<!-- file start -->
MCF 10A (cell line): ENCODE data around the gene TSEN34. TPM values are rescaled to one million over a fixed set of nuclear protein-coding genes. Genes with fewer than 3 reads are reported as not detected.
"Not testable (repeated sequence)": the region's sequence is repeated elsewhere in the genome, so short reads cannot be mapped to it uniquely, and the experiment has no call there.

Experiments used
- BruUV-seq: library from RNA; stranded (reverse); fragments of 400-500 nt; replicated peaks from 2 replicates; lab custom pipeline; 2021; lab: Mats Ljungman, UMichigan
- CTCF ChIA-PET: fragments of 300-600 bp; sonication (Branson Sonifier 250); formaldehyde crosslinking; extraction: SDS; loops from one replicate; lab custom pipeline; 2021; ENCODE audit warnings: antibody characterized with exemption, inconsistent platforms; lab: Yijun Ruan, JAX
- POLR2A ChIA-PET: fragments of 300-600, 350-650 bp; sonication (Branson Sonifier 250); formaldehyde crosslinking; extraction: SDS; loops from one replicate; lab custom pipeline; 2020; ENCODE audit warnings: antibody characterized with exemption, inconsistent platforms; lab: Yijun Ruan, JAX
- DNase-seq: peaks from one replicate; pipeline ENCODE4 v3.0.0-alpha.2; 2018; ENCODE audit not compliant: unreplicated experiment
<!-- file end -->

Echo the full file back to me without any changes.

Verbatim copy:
MCF 10A (cell line): ENCODE data around the gene TSEN34. TPM values are rescaled to one million over a fixed set of nuclear protein-coding genes. Genes with fewer than 3 reads are reported as not detected.
"Not testable (repeated sequence)": the region's sequence is repeated elsewhere in the genome, so short reads cannot be mapped to it uniquely, and the experiment has no call there.

Experiments used
- BruUV-seq: library from RNA; stranded (reverse); fragments of 400-500 nt; replicated peaks from 2 replicates; lab custom pipeline; 2021; lab: Mats Ljungman, UMichigan
- CTCF ChIA-PET: fragments of 300-600 bp; sonication (Branson Sonifier 250); formaldehyde crosslinking; extraction: SDS; loops from one replicate; lab custom pipeline; 2021; ENCODE audit warnings: antibody characterized with exemption, inconsistent platforms; lab: Yijun Ruan, JAX
- POLR2A ChIA-PET: fragments of 300-600, 350-650 bp; sonication (Branson Sonifier 250); formaldehyde crosslinking; extraction: SDS; loops from one replicate; lab custom pipeline; 2020; ENCODE audit warnings: antibody characterized with exemption, inconsistent platforms; lab: Yijun Ruan, JAX
- DNase-seq: peaks from one replicate; pipeline ENCODE4 v3.0.0-alpha.2; 2018; ENCODE audit not compliant: unreplicated experiment